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ARCADIA, CA - APRIL 16: Camelback brand water bottles that are free of the controversial carbonate plastic bisphenol a (BPA), one of the most widely used synthetic chemicals in industry.

David McNew/2008 Getty Images/ David McNew

Canada has become the first jurisdiction in the world to declare the everyday plastic-making compound bisphenol A to be toxic, an action that, while hailed by environmentalists, is shining a spotlight on the major use of the chemical in nearly all food and beverage cans sold in the country.

The federal government on Wednesday formally added BPA, as it is commonly known, to its toxic substances list based on concern about possible risk to fetuses and babies. The man-made chemical has been shown in scientific experiments to mimic the hormone estrogen, and is not naturally found in the environment.

The listing is the final regulatory step by the government after an exhaustive four-year study. Earlier, the review prompted Health Canada to ban the substance from polycarbonate plastic baby bottles and to ask infant food makers to get it out of baby formula packaging.

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A Statistics Canada survey earlier this year found that 91 per cent of Canadians had the substance in their bodies.

Critics of the chemical want Canada to extend a BPA ban to all food and beverage cans, and not just those to which babies might be exposed, suggesting that the debate over the safety of the material is unlikely to subside. BPA is applied as an epoxy to can liners to help preserve food, but trace amounts leach from the containers and are ingested.

"The government needs to take the next step and protect the general Canadian population from this chemical," contends Rick Smith, executive director of Environmental Defence, an advocacy group.

He said the finding that traces of the chemical are found in nearly all people in the country is "cause for significant concern."

But Health Canada said it believes banning BPA from food contact uses is premature, based on its reading of the research. "Current exposure to bisphenol A through food packaging does not pose a health risk to the general population," it said.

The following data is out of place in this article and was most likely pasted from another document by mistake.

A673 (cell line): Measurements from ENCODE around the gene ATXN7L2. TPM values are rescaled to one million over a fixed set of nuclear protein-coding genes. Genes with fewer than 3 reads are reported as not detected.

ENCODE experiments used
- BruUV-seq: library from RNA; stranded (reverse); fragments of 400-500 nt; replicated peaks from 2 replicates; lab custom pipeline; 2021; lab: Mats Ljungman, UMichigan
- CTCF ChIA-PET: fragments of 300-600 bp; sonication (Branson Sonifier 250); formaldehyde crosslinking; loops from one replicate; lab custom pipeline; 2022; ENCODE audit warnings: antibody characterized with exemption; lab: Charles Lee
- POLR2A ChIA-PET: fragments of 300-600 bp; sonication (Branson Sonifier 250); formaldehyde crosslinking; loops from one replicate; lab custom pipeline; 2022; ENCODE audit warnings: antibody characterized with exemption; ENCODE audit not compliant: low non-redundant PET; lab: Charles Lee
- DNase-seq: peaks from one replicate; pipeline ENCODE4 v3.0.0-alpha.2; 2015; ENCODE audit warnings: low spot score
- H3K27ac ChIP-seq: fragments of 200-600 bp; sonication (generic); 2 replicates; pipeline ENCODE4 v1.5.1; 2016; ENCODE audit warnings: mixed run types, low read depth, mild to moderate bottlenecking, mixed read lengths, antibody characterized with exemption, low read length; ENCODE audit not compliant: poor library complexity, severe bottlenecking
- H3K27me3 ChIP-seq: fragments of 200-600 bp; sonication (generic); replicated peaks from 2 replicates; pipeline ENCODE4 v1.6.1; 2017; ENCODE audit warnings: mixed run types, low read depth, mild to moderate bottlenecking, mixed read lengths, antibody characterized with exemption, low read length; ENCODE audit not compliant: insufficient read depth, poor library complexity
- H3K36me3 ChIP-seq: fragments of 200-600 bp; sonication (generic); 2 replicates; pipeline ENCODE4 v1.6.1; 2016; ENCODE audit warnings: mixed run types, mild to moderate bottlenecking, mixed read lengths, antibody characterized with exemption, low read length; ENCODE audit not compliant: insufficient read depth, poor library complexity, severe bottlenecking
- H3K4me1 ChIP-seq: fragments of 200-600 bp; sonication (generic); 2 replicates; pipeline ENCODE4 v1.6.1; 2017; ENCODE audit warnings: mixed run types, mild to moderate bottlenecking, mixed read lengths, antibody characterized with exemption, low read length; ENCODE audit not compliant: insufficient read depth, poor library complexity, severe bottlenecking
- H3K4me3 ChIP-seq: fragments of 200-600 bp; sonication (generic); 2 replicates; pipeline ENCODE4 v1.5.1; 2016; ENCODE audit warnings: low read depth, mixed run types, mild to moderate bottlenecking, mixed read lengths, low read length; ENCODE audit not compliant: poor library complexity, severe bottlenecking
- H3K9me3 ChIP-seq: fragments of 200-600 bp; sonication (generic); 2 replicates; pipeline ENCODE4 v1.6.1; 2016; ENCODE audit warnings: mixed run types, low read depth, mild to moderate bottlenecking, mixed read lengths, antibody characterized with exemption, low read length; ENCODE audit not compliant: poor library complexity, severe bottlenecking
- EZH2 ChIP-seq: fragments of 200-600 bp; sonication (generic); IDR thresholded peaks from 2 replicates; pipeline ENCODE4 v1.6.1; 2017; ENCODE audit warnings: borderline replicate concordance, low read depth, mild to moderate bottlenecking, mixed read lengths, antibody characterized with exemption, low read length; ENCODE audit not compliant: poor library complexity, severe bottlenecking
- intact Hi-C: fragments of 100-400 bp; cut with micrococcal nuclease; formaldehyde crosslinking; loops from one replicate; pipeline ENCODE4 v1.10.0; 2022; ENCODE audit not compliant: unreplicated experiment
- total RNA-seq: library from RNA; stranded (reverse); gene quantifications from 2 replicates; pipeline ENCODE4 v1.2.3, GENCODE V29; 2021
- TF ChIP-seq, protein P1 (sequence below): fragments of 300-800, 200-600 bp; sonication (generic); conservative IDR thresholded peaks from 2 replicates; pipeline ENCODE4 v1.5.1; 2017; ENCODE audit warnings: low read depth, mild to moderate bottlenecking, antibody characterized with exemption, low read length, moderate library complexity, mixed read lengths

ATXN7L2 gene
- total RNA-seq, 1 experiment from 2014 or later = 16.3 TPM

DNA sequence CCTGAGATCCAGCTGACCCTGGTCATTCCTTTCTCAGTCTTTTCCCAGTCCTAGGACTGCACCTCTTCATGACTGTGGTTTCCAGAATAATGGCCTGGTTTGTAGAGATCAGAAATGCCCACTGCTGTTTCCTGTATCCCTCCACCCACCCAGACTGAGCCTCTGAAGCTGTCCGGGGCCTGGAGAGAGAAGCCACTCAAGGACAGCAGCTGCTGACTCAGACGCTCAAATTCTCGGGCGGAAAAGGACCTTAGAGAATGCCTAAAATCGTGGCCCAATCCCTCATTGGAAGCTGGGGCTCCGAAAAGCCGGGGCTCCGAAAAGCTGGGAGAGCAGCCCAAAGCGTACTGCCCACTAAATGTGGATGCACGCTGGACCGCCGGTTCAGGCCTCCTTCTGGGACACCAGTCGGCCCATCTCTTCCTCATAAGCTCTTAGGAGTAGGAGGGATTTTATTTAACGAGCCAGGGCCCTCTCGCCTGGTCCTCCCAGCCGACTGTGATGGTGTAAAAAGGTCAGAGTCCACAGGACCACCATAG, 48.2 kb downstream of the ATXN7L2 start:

The American Chemistry Council, a U.S. trade group representing BPA makers, could not be reached for comment, but in the past opposed the toxic designation and has argued that the material is harmless.

According to the Canada Gazette posting announcing the toxic designation, a foreign government urged federal regulators not to set a precedent by listing the substance. Environment Canada later identified the country as China.

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Two weeks ago, a panel at the European Food Safety Authority reviewed BPA and gave it a clean bill of health, although its scientists acknowledged the plastic causes "adverse effects on animals" exposed at low doses, including biochemical changes in the central nervous system, effects on the immune system and enhanced susceptibility to breast cancer.

However, the EFSA said the studies had shortcomings and their relevance to human health couldn't be assessed.

The Canadian position has been much more aggressive.

The federal government announced two years ago that it intended to list BPA as toxic, pending a public comment period to allow questioning of the decision.

In the Canada Gazette, federal officials said they took the animal experiments seriously.

"Concern for neurobehavioural effects in newborns and infants was suggested from the neurodevelopmental and behavioural" [research]on rodents. Given that the available data indicate potential sensitivity to the pregnant woman/fetus and infant, and that animal studies suggest a trend towards heightened susceptibility during stages of development in rodents, it was considered appropriate to apply a precautionary approach when characterizing risk to human health," it said.

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